I was brought up in a Roman Catholic home – my mother worked for a Roman Catholic family and we had rooms in the house – and the Catholicism I was exposed to seemed to me to be very hard and harsh. The Church ruled through instilling ‘the fear of God’ into the hearts of the people. I know all Roman Catholics are not like this – but this was my initial experience of Catholicism at that time. Even when I eventually committed my life to Christ as a teenager – and began to see God in a new light – I soon became very influenced by a stringent form of ‘Calvinism’ whose God seemed to me to be every bit as hard, harsh and judgmental as the God of the Catholicism I had previously experienced? Consequently, my feelings of personal uselessness, and impending failure were both affirmed and compounded! For me, then, it was important not only to realise that what God thought of me was more important than what other people thought of me, or even what I thought of myself, but also to come to see God in a new light. To see God for who he really is – loving, gracious, kind, merciful, forgiving, constantly longing to draw us to himself in a meaningful way – and not the harsh, critical, judgmental God whose seemingly greatest pleasure is to punish us, with whom I had been presented!?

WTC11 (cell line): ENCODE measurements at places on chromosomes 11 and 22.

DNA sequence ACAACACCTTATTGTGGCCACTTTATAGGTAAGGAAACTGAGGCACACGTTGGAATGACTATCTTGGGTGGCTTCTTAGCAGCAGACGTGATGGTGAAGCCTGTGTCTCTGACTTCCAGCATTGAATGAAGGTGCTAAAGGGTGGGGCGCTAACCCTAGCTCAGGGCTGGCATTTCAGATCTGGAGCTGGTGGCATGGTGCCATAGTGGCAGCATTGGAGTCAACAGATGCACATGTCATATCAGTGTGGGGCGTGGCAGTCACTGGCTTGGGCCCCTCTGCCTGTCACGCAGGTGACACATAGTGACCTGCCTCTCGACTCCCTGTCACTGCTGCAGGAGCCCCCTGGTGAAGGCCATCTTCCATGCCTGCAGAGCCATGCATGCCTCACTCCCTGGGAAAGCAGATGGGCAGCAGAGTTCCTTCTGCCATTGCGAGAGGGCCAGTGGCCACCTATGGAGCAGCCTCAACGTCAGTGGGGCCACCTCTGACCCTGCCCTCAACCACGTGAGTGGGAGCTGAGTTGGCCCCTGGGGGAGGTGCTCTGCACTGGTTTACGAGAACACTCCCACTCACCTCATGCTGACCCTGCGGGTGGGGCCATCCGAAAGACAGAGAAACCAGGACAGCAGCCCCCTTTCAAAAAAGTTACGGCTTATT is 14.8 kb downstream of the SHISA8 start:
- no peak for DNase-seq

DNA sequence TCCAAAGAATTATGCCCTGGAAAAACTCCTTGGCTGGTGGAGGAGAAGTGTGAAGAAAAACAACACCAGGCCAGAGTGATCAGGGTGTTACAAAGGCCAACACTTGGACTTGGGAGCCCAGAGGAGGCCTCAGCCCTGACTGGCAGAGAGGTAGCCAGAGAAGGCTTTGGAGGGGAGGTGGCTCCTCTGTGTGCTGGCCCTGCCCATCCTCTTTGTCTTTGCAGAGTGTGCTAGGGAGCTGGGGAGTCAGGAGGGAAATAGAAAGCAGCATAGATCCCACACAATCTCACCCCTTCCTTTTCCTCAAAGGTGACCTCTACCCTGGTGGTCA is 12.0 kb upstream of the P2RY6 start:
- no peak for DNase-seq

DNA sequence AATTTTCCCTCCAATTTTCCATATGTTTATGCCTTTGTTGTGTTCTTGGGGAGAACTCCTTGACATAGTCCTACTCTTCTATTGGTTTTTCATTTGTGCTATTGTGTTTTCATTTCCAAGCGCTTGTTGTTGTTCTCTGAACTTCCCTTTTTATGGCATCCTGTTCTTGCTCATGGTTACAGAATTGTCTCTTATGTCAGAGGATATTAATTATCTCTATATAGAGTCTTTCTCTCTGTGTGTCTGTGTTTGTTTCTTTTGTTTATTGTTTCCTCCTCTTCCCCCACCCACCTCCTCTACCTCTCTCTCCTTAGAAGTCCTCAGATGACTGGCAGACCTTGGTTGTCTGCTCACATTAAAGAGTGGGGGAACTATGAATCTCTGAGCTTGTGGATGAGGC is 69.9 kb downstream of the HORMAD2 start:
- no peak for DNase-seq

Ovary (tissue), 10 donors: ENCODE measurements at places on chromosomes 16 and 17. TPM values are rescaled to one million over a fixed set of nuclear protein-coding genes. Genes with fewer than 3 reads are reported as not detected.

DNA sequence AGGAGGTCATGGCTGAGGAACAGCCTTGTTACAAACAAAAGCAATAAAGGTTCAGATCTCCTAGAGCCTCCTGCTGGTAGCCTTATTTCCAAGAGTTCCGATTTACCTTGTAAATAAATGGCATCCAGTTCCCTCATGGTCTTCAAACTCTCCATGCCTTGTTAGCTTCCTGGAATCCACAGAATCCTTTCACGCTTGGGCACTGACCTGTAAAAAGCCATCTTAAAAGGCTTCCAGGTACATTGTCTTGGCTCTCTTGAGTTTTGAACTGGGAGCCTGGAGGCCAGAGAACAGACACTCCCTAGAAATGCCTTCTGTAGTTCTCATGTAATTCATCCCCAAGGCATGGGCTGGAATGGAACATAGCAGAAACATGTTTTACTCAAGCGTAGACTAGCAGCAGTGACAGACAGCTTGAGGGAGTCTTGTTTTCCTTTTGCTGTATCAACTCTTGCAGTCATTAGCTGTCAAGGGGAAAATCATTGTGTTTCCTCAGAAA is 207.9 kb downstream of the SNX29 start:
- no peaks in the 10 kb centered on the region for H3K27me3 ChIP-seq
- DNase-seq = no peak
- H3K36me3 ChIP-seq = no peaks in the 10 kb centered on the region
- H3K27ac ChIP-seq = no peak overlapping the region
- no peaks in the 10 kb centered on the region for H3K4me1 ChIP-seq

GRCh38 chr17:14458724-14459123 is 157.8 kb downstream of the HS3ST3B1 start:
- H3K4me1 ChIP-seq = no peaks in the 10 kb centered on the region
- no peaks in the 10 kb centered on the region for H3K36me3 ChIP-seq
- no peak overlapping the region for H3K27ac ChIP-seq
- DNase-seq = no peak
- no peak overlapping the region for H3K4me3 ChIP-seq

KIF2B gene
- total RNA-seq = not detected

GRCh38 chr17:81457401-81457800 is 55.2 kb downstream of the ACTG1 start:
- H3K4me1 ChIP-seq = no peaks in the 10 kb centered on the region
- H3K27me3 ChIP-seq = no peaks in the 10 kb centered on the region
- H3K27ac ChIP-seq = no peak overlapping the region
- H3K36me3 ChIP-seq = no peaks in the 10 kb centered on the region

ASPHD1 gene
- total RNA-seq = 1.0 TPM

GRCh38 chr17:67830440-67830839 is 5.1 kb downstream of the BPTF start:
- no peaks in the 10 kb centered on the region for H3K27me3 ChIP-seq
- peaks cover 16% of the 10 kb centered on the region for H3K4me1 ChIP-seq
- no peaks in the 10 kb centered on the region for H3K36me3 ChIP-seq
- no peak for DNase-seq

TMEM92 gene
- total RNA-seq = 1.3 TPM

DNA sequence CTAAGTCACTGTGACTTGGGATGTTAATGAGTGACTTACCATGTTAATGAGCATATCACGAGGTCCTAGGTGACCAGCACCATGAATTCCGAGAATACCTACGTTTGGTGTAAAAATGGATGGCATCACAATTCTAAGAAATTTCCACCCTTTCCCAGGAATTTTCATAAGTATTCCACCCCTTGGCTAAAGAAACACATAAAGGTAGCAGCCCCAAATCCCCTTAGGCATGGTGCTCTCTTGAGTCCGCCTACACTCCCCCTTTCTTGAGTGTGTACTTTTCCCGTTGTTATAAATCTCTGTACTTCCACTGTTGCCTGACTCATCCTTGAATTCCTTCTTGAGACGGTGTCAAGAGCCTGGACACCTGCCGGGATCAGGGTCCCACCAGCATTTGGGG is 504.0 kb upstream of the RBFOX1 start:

Now ‘hearing voices’ – even the so-called ‘voice of God’ is very dangerous. I am sure that God does speak to us in the quiet of our own hearts by his Spirit but any kind of ‘extra-biblical’ revelation needs to checked against the plain teaching of Scripture itself. Amongst my numerous friends in the social media I have a few who are always ‘publishing messages from God’ on their Facebook and Twitter pages for the benefit of the rest of us … and to be honest, for the most part, what they have to say is usually stark staring bonkers?! Fascinatingly, however, following this experience of God speaking directly to me in prayer, I found myself reading the Bible in a new light. Various verses and passages began to stand out to me in a new way, throwing new light onto my understanding of ‘What kind of God?’ and ‘So what?’ I began to see that God, the God of the Bible, the God of the New Testament, and particularly the Gospels – the God who especially reveals himself to us in the Person of Jesus – was loving, gracious, merciful, forgiving, restoring. A God who is very much ‘for us’ rather than ‘against us’!